In addition to their big three, the Axis was made up of Hungary, Romania, Bulgaria, San Marino, Finland, Iraq, Thailand, Burma, Vietnam, Cambodia, Laos, Montenegro, Slovakia, Serbia, Albania, Denmark, Spain, and Sweden. Not all of these countries necessarily fought, but they did contribute. They were called German or Italian puppet states which meant they could station, and hide troops there whenever they wanted. Some of these countries had so little impact on the outcome of the war that they would never be credited or even considered with being on the winning or losing side. Some were in it for as little as a month. From the number of countries involved around the entire world, it’s easy to see why it was called a world war.
In the 1960s, 1970s or even 1980s, if you ask someone, which countries produce the best wine in the world? They would have said France, Italy or Spain. However, if you ask someone the same question nowadays, the answer would be different. The new wine industry players such as Australia, the United States and Chile are changing the global industry structure, leading the global industry trend, and ...
The war lasted from 1939 to 1945, killing around 20 million soldiers and 40 million civilians. Without digging into the specifics of what took place and where, one would expect the numbers to be the other way around. But, as most of the fighting and bombing took place in the cities and heavily populated areas, large civilian casualties were impossible to avoid. The Soviet Union had, by far, the most casualties in the war, losing over 27 million people; almost half of the entire sum of casualties. Surprisingly, approximately 85 percent of the casualties from WWII were on the allied side, mostly consisting of the Soviets and Chinese, with only 15 percent of casualties coming from the Axis. Based on those statistics alone, one would have expected the Axis to win the war. But just as the cold, hard statistics in a football game might indicate that one team won, what counts is what’s on the scoreboard when it’s all over. It doesn’t always make sense. But in this case, thank goodness it happens.
A large percentage of those executed by the Nazis were Jews, gypsies, prisoners of war, homosexuals, Jehovah witnesses, political and religious opponents, the physically and mentally handicapped, and general outcasts from German society. Hitler had concentration camps all over Germany, as well as other Axis countries and would send people there to work and eventually be killed. Those who were too weak or unable to work, were usually just killed on the spot or immediately upon their arrival in camp. The victims were killed with all weapons imaginable, including gas chambers and mass incinerators. Some of the Nazi concentration camps included Auschwitz-Burkina, Landowska, Stutthof, and Warsaw.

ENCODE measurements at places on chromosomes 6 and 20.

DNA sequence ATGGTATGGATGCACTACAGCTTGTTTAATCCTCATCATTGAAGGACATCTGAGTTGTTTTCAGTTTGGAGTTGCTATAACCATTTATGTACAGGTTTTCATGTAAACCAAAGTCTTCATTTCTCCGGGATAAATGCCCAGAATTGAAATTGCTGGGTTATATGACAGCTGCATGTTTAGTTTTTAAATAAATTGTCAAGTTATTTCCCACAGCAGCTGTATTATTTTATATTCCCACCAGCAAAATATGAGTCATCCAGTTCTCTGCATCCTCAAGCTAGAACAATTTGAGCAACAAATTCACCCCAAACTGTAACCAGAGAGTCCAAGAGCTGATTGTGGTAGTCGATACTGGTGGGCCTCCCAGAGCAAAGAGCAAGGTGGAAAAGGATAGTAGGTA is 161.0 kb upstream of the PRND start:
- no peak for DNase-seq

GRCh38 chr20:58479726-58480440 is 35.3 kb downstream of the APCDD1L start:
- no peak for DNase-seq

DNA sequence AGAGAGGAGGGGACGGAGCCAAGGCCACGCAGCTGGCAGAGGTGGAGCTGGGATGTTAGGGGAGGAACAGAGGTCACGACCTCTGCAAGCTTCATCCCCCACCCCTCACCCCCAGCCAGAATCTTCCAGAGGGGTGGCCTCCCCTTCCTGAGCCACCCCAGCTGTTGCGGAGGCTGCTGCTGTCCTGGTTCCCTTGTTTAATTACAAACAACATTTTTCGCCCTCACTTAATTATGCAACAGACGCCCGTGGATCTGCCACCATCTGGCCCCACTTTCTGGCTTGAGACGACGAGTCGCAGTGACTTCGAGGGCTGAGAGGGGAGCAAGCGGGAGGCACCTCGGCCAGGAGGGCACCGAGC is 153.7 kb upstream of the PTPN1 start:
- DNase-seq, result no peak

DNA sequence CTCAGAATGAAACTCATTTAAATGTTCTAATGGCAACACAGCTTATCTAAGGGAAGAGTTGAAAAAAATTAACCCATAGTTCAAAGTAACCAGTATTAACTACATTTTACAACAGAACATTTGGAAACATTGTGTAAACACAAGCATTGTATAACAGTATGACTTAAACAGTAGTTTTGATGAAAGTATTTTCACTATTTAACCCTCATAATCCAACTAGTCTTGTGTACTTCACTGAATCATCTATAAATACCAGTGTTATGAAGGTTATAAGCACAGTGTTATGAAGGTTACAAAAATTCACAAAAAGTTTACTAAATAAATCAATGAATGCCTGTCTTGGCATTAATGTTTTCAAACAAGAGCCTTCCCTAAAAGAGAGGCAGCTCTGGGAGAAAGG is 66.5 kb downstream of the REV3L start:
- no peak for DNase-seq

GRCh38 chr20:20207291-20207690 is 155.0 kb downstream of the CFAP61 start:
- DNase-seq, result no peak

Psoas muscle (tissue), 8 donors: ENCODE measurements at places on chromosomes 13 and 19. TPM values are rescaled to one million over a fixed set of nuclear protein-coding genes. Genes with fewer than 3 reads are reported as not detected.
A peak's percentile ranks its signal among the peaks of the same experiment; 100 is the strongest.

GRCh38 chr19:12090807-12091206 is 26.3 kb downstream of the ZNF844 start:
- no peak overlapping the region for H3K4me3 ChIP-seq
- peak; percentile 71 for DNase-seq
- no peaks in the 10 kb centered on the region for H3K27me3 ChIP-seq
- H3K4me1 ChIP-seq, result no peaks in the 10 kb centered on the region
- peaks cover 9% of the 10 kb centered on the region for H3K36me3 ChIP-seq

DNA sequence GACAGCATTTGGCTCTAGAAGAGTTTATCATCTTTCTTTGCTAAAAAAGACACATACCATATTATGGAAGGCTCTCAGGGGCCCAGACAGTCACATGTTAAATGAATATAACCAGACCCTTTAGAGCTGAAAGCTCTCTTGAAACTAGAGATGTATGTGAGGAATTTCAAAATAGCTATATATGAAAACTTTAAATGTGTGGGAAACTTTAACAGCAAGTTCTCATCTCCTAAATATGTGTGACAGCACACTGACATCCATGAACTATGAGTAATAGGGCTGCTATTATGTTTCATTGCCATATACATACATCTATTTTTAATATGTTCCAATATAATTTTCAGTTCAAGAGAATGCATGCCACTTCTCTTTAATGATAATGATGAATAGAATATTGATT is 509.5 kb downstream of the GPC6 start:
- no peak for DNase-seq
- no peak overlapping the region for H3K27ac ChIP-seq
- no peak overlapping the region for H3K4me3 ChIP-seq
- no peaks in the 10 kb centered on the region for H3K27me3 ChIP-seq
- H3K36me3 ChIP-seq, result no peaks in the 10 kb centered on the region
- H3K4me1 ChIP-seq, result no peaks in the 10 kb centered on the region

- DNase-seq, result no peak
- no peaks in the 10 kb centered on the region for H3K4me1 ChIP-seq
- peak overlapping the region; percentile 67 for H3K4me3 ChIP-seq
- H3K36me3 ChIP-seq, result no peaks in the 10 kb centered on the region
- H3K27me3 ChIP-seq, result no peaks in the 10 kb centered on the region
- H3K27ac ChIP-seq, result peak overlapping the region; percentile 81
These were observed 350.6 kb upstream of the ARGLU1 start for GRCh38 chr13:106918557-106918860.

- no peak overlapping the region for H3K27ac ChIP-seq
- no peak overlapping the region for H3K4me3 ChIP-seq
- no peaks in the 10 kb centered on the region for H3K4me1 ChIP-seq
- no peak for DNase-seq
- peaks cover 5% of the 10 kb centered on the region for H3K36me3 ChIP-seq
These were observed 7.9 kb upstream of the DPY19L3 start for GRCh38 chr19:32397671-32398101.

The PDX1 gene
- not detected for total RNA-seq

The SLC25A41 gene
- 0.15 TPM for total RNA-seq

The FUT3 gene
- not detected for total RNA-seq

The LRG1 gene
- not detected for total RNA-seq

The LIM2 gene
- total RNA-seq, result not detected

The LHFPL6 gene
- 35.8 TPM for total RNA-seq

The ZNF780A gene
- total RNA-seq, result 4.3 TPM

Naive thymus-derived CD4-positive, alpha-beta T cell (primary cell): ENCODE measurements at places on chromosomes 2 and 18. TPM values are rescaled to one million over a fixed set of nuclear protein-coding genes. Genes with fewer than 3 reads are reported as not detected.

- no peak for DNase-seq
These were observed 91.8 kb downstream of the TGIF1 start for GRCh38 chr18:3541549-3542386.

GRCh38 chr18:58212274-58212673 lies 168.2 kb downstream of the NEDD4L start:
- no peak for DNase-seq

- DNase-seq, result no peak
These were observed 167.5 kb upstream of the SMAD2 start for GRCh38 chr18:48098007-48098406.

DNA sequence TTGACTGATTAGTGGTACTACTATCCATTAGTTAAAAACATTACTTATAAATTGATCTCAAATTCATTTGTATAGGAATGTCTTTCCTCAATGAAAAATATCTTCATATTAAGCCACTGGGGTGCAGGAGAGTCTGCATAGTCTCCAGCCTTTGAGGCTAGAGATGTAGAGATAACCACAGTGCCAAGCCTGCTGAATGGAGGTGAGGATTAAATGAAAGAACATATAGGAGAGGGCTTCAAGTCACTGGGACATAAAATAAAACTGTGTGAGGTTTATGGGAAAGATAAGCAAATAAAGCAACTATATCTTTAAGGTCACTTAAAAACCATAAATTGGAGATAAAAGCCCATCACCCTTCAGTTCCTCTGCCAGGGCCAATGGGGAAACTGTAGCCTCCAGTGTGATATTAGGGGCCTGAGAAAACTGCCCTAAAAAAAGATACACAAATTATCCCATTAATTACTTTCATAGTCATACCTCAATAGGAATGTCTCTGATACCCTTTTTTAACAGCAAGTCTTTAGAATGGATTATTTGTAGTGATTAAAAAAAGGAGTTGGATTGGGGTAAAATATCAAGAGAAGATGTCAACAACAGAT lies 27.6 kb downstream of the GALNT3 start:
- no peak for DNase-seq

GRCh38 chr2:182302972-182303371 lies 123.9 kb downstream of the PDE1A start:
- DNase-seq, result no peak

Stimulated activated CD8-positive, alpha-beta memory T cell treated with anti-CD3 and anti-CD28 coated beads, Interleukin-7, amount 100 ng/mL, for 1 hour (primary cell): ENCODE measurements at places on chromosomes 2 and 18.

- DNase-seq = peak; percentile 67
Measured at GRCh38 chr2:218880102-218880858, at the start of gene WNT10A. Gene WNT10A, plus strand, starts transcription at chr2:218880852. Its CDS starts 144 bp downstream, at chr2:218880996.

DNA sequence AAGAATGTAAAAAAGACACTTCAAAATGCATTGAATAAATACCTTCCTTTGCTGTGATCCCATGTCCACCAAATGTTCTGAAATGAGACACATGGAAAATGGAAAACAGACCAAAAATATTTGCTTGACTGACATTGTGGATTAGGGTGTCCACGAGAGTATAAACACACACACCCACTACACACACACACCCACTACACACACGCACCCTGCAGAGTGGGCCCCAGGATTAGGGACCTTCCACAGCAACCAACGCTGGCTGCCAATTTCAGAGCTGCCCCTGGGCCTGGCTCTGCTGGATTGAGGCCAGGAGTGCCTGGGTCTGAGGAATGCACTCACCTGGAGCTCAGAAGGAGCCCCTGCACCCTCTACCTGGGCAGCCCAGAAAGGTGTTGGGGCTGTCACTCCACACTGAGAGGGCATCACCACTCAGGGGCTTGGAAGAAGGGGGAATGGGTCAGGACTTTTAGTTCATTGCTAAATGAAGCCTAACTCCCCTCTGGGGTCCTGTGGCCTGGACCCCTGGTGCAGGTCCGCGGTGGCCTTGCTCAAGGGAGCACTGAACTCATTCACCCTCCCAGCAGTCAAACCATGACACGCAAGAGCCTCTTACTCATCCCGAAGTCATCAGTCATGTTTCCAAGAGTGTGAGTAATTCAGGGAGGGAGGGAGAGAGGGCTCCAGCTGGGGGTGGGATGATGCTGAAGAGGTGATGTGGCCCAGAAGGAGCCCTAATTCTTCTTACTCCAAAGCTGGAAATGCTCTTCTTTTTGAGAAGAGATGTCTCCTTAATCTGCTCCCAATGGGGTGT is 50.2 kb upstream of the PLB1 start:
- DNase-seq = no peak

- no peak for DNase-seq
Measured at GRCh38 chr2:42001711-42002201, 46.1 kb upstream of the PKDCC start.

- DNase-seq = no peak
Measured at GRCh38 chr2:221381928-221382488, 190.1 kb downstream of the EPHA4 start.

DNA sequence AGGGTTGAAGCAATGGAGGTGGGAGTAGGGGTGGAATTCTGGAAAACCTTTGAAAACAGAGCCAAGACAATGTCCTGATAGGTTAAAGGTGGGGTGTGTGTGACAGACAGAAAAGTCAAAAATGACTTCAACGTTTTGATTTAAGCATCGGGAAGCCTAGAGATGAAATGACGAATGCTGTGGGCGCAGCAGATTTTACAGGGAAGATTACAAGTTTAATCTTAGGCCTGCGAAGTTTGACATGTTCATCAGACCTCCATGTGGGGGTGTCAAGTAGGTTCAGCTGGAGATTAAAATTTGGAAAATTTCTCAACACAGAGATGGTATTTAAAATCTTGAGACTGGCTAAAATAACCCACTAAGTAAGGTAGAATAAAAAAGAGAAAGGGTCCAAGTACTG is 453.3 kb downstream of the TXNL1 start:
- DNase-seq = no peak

Dominance in the war teetered back and forth the entire time between the Allies and the Axis. But finally, in December 1944, Germany had one last go at winning. They sent reserves into a super offensive, splitting them up to attack large portions of all the different allies. Fortunately, it did not work, and the attack was repelled, bringing about an allied victory, and ultimately, world peace; however temporary. Benito Mussolini, the Italian leader, was killed by the Italian partisans on April 28, 1945, and two days later, Adolf Hitler committed suicide. To make a long story of German surrenders short, most units surrendered on various days between April ninth and May eighth. On July eleventh, the allied leaders met in Potsdam Germany and confirmed agreements to bring peace to Germany and reiterated a demand for unconditional surrender of all Japanese forces, stating that “the alternative for Japan is prompt and utter destruction”. Japan continued to ignore the agreements, so in an effort to bring the war to a close without further major loss of allied lives, the decision was made to utilize the recently developed atomic bomb. And so, in early august of 1945, The United States of America dropped atomic bombs on the two Japanese cities of Nagasaki, and Hiroshima, making that the only time in history to this day, that atomic bombs have been detonated in battle. While we were doing so, the soviets defeated the Kwantung army, which was Japans primary fighting force. On August 25 1945, the surrender agreement was finalized, to be signed by the leaders involved aboard the deck of American battleship U.S.S Missouri on September 2nd, 1945, completely ending WWII.
Name: Frank Trimboli Teacher: Ms Meyers Date: 23/3/98 Should Australia involve itself in wars which do not directly affect its security? Australia has involved itself in four wars where it has suffered substantial life loss and casualty. Those wars included World War 1, World War 2, the Korean War and Vietnam. Did Australia have to involve itself in these wars? Did the lives of these young ...
WWII was the bloodiest, most heartless and world weakening war ever. Following the war, the United Nations, an organization dedicated to maintaining world peace, was formed. So far, it has encountered varying degrees of success in hostile situations around the world.
WWII changed the earth forever, putting scars on humanity and nature alike that will forever be; nothing can ever change that. One of my grandfathers survived numerous battles in the European Theater, while the other miraculously endured tortures as a prisoner of the Japanese. Thus far, the lessons learned have helped us avoid another world war. We can only hope the lessons are never forgotten. Thank you.